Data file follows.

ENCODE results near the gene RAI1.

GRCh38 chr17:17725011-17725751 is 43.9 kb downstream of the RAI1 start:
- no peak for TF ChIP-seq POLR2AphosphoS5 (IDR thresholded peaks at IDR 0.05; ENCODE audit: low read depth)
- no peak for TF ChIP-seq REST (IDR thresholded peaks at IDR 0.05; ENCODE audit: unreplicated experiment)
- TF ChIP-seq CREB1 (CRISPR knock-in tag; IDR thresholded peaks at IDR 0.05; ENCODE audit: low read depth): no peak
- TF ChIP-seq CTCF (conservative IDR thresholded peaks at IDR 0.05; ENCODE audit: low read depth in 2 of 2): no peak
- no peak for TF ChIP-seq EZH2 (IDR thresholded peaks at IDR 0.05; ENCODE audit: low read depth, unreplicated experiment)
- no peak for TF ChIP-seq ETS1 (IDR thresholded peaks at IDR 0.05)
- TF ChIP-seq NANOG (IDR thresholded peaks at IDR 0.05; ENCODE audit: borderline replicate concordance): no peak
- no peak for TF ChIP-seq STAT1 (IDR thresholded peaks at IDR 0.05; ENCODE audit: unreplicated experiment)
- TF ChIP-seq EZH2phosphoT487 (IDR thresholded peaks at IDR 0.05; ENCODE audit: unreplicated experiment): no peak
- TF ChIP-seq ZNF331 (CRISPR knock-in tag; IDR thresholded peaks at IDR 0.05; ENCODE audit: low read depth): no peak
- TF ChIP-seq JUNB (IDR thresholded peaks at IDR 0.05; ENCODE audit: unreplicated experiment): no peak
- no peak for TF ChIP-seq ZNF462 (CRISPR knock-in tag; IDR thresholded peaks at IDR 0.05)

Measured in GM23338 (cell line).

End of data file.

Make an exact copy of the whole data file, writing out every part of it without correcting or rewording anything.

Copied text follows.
ENCODE results near the gene RAI1.

GRCh38 chr17:17725011-17725751 is 43.9 kb downstream of the RAI1 start:
- no peak for TF ChIP-seq POLR2AphosphoS5 (IDR thresholded peaks at IDR 0.05; ENCODE audit: low read depth)
- no peak for TF ChIP-seq REST (IDR thresholded peaks at IDR 0.05; ENCODE audit: unreplicated experiment)
- TF ChIP-seq CREB1 (CRISPR knock-in tag; IDR thresholded peaks at IDR 0.05; ENCODE audit: low read depth): no peak
- TF ChIP-seq CTCF (conservative IDR thresholded peaks at IDR 0.05; ENCODE audit: low read depth in 2 of 2): no peak
- no peak for TF ChIP-seq EZH2 (IDR thresholded peaks at IDR 0.05; ENCODE audit: low read depth, unreplicated experiment)
- no peak for TF ChIP-seq ETS1 (IDR thresholded peaks at IDR 0.05)
- TF ChIP-seq NANOG (IDR thresholded peaks at IDR 0.05; ENCODE audit: borderline replicate concordance): no peak
- no peak for TF ChIP-seq STAT1 (IDR thresholded peaks at IDR 0.05; ENCODE audit: unreplicated experiment)
- TF ChIP-seq EZH2phosphoT487 (IDR thresholded peaks at IDR 0.05; ENCODE audit: unreplicated experiment): no peak
- TF ChIP-seq ZNF331 (CRISPR knock-in tag; IDR thresholded peaks at IDR 0.05; ENCODE audit: low read depth): no peak
- TF ChIP-seq JUNB (IDR thresholded peaks at IDR 0.05; ENCODE audit: unreplicated experiment): no peak
- no peak for TF ChIP-seq ZNF462 (CRISPR knock-in tag; IDR thresholded peaks at IDR 0.05)

Measured in GM23338 (cell line).